As House Republicans leaders scrambled to toughen up their border bills to win the support of their most conservative members, Democratic President Barack Obama blasted Congress for failing to send him an emergency funding measure to sign before lawmakers leave for a five-week August recess.
House Republicans began Friday with a closed meeting in the basement of the U.S. Capitol, one day after a failed effort to pass a supplemental funding bill in response to an influx of children from Central America. Even the most conservative members emerged optimistic that the two border bills would now be changed to win the 218 votes needed to pass. Republican lawmaker Michele Bachmann said the bills now do what a core group of conservative Republicans wants:
“Stopping the invasion of illegal foreign nationals into our country,” she said.
No action in Senate
The Democratic-run Senate left town without passing a border bill. Senate Majority Leader Harry Reid blasted House Republicans for adding to the agenda a second border bill that would end an Obama administration policy of allowing hundreds of thousands of young undocumented immigrants who came to the U.S. as children years ago to stay.
“House Republicans will vote to deport children who have been living in the United States their entire lives, all in a pathetic attempt to appease the Tea Party,” he said.
President Obama criticized House members for crafting border legislation they know will never be taken up in the Senate and that he has said he would veto.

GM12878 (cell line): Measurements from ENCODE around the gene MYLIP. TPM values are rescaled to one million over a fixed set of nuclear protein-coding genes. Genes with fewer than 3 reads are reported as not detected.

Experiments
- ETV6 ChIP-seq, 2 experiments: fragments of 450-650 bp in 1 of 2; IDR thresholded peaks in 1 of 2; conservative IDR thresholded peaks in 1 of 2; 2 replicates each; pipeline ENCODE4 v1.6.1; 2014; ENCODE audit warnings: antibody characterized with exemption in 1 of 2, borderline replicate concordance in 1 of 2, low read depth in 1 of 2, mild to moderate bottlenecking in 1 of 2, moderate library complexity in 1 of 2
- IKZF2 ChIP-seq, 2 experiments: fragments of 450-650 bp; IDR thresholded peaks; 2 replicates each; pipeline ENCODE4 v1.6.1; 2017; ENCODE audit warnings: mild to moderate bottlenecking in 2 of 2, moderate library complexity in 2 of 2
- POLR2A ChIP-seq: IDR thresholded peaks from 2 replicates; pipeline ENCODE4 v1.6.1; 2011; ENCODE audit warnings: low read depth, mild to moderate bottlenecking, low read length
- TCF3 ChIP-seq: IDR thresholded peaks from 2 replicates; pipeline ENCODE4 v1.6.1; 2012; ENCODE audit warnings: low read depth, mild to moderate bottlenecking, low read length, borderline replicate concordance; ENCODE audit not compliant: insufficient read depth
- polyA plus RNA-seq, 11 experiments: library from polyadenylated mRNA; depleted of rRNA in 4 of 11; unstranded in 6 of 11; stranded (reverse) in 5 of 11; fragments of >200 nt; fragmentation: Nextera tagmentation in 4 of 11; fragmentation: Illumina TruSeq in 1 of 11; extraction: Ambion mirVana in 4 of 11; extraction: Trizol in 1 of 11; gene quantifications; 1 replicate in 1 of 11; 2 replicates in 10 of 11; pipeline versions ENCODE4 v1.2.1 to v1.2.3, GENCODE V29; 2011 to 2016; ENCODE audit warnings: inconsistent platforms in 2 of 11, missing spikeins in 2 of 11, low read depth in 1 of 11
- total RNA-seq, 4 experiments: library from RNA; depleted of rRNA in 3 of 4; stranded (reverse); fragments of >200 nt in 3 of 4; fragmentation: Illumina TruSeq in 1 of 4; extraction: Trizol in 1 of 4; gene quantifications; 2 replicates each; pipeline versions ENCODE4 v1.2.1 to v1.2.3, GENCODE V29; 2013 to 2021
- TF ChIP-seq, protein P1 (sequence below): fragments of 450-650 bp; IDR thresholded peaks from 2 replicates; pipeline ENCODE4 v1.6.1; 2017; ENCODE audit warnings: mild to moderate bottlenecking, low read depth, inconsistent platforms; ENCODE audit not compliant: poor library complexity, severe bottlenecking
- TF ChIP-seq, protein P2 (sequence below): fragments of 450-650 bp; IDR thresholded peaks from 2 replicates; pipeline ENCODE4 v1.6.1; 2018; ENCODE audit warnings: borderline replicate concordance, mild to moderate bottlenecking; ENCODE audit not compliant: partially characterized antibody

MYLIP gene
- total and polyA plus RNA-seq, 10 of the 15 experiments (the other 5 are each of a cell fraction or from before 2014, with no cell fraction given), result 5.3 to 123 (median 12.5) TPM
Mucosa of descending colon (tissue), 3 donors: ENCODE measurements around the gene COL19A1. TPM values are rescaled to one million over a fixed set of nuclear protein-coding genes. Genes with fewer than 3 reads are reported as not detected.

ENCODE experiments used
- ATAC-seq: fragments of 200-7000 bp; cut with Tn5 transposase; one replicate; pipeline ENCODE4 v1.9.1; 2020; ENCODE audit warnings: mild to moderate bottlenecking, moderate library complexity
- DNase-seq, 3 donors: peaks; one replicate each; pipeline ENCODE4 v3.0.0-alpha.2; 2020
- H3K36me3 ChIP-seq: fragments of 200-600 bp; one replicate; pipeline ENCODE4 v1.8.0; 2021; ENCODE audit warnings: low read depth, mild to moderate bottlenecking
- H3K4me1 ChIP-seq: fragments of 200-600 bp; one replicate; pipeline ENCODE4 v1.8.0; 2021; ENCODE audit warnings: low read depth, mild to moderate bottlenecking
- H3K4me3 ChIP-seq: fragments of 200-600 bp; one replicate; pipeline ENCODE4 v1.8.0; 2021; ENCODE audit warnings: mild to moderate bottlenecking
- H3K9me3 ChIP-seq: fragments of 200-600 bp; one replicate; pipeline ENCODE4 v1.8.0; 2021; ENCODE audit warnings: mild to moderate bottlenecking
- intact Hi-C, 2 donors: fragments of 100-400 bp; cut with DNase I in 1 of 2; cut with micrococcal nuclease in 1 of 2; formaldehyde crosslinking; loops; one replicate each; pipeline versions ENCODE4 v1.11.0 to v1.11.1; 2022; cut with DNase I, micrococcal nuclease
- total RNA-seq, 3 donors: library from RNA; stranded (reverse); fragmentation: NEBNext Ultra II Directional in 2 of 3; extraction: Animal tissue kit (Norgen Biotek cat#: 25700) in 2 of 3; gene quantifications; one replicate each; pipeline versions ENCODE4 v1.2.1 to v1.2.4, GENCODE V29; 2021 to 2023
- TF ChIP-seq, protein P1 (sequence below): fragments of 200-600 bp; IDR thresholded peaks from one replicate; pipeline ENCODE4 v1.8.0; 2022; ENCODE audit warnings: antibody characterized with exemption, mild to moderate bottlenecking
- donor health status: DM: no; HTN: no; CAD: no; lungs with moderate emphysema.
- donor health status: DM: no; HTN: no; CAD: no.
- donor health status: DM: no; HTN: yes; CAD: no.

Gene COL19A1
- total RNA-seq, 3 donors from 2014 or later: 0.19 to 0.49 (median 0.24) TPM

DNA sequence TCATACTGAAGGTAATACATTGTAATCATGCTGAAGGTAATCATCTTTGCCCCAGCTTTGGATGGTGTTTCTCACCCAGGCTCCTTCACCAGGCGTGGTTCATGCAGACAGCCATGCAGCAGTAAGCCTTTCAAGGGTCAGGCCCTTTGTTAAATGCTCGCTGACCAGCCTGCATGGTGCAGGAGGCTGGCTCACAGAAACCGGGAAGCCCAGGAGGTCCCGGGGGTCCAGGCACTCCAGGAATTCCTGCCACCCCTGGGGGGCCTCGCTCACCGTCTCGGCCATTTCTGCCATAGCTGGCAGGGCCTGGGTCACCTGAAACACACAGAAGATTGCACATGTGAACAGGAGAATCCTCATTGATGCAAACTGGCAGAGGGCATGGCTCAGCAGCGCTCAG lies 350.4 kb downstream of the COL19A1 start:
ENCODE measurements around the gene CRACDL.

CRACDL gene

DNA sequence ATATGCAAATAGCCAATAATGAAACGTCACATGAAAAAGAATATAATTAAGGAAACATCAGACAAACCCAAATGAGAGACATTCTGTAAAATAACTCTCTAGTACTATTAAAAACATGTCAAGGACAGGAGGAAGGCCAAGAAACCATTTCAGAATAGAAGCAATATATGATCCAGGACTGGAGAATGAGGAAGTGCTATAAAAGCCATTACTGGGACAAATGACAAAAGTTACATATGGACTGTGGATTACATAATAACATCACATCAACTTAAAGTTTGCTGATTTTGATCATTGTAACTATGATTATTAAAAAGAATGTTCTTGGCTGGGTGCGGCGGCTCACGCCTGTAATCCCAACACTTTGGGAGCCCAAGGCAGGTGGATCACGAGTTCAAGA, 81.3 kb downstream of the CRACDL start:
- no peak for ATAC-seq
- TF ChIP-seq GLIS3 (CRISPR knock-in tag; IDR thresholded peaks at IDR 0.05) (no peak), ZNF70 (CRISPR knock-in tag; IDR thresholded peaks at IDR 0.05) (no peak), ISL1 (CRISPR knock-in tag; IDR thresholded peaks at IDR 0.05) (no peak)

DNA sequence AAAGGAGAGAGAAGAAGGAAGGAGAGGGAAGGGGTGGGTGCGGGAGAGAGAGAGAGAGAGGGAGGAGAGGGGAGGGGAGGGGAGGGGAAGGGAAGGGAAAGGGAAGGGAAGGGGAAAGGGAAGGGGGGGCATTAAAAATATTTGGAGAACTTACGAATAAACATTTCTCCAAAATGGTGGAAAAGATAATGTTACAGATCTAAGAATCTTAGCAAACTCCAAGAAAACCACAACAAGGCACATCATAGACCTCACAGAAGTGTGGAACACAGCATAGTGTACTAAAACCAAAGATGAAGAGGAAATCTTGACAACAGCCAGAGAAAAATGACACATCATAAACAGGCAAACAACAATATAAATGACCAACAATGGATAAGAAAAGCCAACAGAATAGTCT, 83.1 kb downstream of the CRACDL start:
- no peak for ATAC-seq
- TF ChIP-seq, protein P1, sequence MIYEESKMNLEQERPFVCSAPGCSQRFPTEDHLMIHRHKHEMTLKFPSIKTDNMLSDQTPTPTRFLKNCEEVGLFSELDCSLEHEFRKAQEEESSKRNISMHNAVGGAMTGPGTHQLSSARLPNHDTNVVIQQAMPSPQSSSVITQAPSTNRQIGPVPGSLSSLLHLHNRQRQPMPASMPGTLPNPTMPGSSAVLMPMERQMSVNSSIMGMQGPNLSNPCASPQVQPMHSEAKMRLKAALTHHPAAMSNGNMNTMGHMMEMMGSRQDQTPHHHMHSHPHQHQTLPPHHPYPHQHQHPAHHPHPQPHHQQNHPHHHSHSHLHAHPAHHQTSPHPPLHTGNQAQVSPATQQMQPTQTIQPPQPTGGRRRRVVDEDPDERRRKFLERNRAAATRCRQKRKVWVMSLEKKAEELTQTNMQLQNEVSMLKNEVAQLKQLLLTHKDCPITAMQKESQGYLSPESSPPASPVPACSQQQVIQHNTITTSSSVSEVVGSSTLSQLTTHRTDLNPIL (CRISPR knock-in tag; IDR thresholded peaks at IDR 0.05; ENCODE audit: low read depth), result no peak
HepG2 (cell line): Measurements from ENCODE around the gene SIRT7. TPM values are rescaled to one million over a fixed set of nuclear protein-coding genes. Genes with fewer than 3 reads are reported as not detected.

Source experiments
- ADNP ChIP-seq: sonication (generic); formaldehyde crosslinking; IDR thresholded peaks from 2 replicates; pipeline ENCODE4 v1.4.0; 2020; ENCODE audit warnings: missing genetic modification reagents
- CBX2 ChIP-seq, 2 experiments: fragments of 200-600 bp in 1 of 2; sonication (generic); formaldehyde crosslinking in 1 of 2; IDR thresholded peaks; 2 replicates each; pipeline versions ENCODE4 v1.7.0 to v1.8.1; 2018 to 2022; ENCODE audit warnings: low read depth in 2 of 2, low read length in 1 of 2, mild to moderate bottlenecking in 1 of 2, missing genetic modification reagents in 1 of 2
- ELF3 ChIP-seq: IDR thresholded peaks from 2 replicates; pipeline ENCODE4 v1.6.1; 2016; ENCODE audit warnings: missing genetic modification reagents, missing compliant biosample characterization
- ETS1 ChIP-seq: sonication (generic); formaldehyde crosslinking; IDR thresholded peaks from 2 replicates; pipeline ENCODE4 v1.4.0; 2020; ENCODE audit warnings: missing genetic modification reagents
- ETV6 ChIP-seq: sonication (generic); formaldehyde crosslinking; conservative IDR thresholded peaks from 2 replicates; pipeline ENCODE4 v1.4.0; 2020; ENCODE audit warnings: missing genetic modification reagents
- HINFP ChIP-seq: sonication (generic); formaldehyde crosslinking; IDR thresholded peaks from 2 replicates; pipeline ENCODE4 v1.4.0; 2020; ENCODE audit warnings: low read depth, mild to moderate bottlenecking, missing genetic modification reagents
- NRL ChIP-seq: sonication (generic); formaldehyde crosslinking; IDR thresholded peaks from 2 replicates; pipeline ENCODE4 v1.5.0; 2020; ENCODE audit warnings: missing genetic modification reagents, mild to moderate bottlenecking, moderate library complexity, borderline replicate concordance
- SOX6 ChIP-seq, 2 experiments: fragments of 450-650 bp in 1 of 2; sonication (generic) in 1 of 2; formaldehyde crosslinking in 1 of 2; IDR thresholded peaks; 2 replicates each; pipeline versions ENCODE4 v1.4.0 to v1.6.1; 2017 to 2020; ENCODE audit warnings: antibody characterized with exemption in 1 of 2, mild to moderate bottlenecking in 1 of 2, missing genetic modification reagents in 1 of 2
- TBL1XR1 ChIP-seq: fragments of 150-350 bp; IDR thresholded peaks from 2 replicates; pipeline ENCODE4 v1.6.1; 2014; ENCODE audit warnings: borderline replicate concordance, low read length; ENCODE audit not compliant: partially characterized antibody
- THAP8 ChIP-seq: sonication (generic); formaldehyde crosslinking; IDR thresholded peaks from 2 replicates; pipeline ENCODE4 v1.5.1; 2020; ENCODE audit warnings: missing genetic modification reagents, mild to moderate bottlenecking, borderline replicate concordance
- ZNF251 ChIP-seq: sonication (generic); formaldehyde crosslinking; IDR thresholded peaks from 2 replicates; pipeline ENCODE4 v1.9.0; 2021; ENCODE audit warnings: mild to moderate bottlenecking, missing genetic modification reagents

“House Republicans, as we speak, are trying to pass the most extreme and unworkable versions of a bill that they already know is going nowhere,” he said.
The president said Congress is leaving him no choice but to act on his own.
“I am going to have to act alone because we don’t have resources. We have already been very clear, we have run out of money,” he said.
Watch related video report by VOA's Celia Mendoza and Ramon Taylor
Stopping the flow
Republican lawmakers blame the president for contributing to the influx of 57,000 children from El Salvador, Guatemala and Honduras this year, saying his rhetoric about immigration reform has caused confusion, which criminal trafficking gangs have exploited. Republican Congressman Tom Cole said the right thing to do is to send a clear signal to deter children from making the dangerous journey to America.
“So we need to stop this flow. We need to do in a humane and appropriate way,” he said.
House Democrats took to the floor in large numbers to oppose the border bills, calling them harsh and mean-spirited towards desperate children. Democratic Congressman Luis Gutierrez said Hispanic voters would remember the way Republicans treated the Central American children for many elections to come:
“Because the way you treat one of us today is the way you have treated all of us, and we will remember that,” he said.
Analysts say the president will likely have to shift funds to provide food and shelter for the children at the border, and that members of Congress will likely face the border issue again when they return in September.